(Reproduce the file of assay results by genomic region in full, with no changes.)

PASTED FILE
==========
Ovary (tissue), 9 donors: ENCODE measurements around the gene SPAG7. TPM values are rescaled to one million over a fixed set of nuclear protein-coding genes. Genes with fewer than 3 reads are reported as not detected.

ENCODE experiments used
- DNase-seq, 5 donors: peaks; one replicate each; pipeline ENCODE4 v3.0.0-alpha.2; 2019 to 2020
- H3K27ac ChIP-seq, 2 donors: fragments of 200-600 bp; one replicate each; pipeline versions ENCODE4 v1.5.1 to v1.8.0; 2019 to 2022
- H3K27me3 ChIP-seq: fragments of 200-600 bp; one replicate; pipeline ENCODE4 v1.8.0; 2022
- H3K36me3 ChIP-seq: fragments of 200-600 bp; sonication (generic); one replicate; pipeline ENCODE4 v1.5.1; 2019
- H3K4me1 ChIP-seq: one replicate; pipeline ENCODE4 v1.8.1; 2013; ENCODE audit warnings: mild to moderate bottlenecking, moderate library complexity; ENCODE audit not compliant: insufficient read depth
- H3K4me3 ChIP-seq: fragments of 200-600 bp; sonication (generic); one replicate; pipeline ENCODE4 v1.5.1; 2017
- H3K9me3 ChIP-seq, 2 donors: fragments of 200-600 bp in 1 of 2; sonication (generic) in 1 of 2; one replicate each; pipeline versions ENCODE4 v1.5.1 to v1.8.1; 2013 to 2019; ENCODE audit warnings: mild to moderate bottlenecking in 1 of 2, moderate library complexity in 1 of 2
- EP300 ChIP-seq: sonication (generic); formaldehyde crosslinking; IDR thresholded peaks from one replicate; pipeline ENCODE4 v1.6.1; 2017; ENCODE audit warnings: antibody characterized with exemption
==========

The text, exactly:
Ovary (tissue), 9 donors: ENCODE measurements around the gene SPAG7. TPM values are rescaled to one million over a fixed set of nuclear protein-coding genes. Genes with fewer than 3 reads are reported as not detected.

ENCODE experiments used
- DNase-seq, 5 donors: peaks; one replicate each; pipeline ENCODE4 v3.0.0-alpha.2; 2019 to 2020
- H3K27ac ChIP-seq, 2 donors: fragments of 200-600 bp; one replicate each; pipeline versions ENCODE4 v1.5.1 to v1.8.0; 2019 to 2022
- H3K27me3 ChIP-seq: fragments of 200-600 bp; one replicate; pipeline ENCODE4 v1.8.0; 2022
- H3K36me3 ChIP-seq: fragments of 200-600 bp; sonication (generic); one replicate; pipeline ENCODE4 v1.5.1; 2019
- H3K4me1 ChIP-seq: one replicate; pipeline ENCODE4 v1.8.1; 2013; ENCODE audit warnings: mild to moderate bottlenecking, moderate library complexity; ENCODE audit not compliant: insufficient read depth
- H3K4me3 ChIP-seq: fragments of 200-600 bp; sonication (generic); one replicate; pipeline ENCODE4 v1.5.1; 2017
- H3K9me3 ChIP-seq, 2 donors: fragments of 200-600 bp in 1 of 2; sonication (generic) in 1 of 2; one replicate each; pipeline versions ENCODE4 v1.5.1 to v1.8.1; 2013 to 2019; ENCODE audit warnings: mild to moderate bottlenecking in 1 of 2, moderate library complexity in 1 of 2
- EP300 ChIP-seq: sonication (generic); formaldehyde crosslinking; IDR thresholded peaks from one replicate; pipeline ENCODE4 v1.6.1; 2017; ENCODE audit warnings: antibody characterized with exemption